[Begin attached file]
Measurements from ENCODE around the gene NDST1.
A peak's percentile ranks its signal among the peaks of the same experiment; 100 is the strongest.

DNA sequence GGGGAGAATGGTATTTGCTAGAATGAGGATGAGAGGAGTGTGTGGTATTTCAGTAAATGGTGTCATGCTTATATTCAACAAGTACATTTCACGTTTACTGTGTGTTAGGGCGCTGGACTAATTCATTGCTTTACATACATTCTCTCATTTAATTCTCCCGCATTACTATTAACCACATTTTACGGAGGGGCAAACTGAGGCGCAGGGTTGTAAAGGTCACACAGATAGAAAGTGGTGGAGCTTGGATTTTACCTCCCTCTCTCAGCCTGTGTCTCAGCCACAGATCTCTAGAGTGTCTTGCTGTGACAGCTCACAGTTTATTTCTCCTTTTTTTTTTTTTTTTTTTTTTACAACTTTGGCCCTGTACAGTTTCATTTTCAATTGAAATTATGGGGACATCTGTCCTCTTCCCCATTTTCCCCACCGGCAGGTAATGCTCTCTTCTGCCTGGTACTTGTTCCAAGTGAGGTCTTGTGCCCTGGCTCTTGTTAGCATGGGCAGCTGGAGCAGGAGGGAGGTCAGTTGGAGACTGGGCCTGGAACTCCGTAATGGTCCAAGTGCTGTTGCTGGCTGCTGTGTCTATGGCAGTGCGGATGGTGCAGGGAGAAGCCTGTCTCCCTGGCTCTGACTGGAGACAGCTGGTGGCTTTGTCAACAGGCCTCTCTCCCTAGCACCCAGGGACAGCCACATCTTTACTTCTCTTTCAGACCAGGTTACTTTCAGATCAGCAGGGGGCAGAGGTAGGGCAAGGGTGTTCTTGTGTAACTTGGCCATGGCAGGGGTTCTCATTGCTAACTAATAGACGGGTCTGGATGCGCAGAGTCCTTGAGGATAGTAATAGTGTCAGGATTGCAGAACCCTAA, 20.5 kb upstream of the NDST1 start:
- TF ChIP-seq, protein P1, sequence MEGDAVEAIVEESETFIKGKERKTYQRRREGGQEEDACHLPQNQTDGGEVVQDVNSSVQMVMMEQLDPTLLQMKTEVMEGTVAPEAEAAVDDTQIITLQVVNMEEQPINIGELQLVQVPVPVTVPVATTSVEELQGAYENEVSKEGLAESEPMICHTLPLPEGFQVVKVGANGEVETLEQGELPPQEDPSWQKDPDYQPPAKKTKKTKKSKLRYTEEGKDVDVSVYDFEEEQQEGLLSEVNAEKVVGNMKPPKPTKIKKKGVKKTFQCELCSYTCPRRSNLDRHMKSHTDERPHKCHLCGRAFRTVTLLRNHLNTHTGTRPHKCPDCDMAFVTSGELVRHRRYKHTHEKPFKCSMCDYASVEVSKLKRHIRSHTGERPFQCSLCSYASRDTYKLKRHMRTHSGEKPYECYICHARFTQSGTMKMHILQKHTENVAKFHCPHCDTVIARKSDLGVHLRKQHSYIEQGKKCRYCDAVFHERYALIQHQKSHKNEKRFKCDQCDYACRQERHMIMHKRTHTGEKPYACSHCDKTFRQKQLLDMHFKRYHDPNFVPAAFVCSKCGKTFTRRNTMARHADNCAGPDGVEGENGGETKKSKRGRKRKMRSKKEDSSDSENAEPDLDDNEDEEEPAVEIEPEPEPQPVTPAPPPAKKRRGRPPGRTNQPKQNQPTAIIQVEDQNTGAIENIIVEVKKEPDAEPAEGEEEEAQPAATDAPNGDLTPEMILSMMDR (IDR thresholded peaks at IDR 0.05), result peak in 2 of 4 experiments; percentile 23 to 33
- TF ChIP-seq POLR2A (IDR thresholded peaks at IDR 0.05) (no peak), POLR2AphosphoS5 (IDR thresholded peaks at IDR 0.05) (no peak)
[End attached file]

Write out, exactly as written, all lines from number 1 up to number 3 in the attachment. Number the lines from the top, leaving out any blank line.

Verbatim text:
Measurements from ENCODE around the gene NDST1.
A peak's percentile ranks its signal among the peaks of the same experiment; 100 is the strongest.

DNA sequence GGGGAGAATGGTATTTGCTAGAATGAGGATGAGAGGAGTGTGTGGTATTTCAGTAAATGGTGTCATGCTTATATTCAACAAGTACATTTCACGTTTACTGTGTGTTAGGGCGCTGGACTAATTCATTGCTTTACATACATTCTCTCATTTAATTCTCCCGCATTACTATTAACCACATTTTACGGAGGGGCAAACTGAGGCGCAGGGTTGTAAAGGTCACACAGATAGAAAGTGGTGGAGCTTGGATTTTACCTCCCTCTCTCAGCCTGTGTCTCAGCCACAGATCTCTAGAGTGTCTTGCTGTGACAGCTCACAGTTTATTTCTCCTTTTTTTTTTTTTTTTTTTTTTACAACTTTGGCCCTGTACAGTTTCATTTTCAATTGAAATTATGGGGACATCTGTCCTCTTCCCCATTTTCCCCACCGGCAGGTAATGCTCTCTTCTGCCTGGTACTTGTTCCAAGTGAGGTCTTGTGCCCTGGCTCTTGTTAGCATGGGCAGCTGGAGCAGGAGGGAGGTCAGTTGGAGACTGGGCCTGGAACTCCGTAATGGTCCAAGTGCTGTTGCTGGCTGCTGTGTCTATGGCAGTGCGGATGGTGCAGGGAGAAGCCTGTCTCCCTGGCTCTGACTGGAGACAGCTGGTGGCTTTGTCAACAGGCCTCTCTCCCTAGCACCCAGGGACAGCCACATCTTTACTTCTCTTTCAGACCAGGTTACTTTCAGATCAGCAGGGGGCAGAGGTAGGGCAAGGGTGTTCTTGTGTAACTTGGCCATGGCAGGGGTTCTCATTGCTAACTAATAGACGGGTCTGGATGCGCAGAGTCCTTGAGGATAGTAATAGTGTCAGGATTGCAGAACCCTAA, 20.5 kb upstream of the NDST1 start: